Wednesday, June 24, 2009


Even though I wasn’t especially enamored of the first book that I read by Benjamin Black (aka John Banville), when I saw his newest novel The Lemur on the library shelf I thought that it would be fitting to have the whole collection (3) of his Black works on our blog. For a refresher see blogs of 06.18.08 (Dorothea) and 03.06.09 (Charlotte).

Here’s the premise of the story: “I’m here to tell you, everybody has secrets, mostly guilty ones.” John Glass is a retired journalist. He has been hired for $1 million by his father-in-law to write the latter’s biography with “all the facts.” As Mr. Mullholland was an undercover CIA agent, one can expect that there may be some very interesting facts. Glass in turn hires a researcher to assist him, a young man who in physical appearance and mannerisms reminds Glass of a lemur (we’ll come back to this).

The research opens the proverbial Pandora’s Box with unintended, unanticipated, disastrous consequences. It’s hard to say too much without spoiling the story. In the end this reader was left with just as many questions as answers: Why did the father-in-law really commission this book? What will John Glass do with the secrets he has uncovered? What will happen with his own secret?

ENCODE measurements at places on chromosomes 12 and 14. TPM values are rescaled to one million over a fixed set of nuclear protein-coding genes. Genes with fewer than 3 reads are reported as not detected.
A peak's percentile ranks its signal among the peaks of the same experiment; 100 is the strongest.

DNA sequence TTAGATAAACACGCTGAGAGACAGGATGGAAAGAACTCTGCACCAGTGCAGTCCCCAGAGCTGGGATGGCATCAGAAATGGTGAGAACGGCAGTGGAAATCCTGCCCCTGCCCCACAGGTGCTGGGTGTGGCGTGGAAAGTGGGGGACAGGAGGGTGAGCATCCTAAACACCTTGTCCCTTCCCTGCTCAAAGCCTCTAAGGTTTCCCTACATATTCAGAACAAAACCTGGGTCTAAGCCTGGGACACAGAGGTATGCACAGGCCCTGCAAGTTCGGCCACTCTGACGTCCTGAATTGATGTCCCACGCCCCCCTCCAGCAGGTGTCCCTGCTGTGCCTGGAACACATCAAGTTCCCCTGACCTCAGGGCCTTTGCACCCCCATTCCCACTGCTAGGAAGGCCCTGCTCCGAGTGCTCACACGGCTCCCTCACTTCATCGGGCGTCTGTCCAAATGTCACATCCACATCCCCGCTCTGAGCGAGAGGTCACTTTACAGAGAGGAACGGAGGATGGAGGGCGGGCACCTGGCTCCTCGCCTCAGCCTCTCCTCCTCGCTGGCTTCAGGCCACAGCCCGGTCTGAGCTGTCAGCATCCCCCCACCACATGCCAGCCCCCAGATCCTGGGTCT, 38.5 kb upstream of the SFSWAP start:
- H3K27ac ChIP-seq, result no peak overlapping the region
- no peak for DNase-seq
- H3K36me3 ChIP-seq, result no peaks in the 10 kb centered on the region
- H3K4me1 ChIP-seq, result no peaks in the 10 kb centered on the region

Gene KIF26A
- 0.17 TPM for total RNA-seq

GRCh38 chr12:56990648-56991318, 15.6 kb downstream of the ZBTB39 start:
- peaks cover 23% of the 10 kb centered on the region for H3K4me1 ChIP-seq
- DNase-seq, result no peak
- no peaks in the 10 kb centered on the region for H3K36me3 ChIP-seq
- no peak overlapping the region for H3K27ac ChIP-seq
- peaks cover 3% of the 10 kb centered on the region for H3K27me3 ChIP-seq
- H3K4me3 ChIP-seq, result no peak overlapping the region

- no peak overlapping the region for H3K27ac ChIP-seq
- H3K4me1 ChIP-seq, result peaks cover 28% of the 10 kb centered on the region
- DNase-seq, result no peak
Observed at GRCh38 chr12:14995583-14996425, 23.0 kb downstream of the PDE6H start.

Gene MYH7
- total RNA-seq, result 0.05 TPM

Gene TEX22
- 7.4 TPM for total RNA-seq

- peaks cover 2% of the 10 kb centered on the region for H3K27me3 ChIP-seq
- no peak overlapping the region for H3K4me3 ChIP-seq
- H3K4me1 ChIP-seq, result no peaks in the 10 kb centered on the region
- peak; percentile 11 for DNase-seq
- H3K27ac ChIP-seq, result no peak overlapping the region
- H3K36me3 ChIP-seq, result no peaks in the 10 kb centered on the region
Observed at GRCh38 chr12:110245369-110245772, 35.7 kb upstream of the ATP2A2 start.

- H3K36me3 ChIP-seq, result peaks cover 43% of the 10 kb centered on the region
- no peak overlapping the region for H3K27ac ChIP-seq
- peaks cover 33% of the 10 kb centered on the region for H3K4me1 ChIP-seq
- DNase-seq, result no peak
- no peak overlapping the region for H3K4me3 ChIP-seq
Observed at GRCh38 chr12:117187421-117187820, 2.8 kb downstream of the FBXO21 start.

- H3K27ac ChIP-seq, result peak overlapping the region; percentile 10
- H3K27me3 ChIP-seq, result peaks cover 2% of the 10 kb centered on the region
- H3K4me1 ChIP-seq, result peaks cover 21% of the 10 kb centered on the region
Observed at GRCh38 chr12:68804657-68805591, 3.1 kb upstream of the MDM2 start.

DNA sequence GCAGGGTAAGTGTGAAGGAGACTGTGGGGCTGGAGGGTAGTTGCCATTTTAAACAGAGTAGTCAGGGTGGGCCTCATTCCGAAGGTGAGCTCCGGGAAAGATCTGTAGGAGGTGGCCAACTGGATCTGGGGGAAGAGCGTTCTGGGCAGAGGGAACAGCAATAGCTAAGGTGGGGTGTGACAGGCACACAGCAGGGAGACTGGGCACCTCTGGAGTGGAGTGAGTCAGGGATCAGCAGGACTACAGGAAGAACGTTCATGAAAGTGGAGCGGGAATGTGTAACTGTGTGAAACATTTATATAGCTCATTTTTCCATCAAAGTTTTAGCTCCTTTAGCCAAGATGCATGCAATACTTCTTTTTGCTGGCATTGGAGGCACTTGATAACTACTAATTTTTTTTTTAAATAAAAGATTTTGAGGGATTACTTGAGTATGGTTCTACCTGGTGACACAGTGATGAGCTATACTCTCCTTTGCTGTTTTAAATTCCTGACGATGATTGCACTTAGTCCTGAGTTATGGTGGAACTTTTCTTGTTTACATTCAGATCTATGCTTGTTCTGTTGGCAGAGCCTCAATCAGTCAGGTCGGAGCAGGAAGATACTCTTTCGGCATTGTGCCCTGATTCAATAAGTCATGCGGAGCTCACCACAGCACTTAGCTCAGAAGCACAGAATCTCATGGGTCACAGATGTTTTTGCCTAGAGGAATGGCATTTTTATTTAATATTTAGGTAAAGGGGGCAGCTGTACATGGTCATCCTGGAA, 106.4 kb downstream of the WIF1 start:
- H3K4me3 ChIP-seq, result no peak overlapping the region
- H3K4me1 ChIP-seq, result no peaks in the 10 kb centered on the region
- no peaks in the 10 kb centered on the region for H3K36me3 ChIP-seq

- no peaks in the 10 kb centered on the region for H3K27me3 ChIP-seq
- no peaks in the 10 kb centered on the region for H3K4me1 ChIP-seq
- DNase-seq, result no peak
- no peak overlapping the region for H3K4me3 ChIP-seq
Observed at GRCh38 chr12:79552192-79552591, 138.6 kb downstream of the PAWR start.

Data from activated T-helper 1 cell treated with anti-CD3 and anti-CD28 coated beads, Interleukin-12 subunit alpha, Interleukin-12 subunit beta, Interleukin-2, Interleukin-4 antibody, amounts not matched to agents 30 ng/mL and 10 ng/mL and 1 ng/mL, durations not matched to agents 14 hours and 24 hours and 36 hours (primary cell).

I found out after finishing the book that it was originally published as a serial in the New York Times Sunday Magazine beginning in January 2008. It would be interesting to know which came first: the writing or the decision to publish it as a serial. I would guess the latter as the serialization requires a certain pacing all its own. This may also explain why Black moves the setting from Dublin to New York and abandons the pathologist Quirke from the first two novels for the journalist Glass albeit Glass is still an Irishman.

And it’s a mystery to me why Glass (and Black) refer to the lemur as a rodent when in fact the lemur is a primate. Is this intentional? Is there a message there…or merely bad editing? I did enjoy this book – very good for a plane ride – but I still prefer John Banville to Benjamin Black.

No comments:

Post a Comment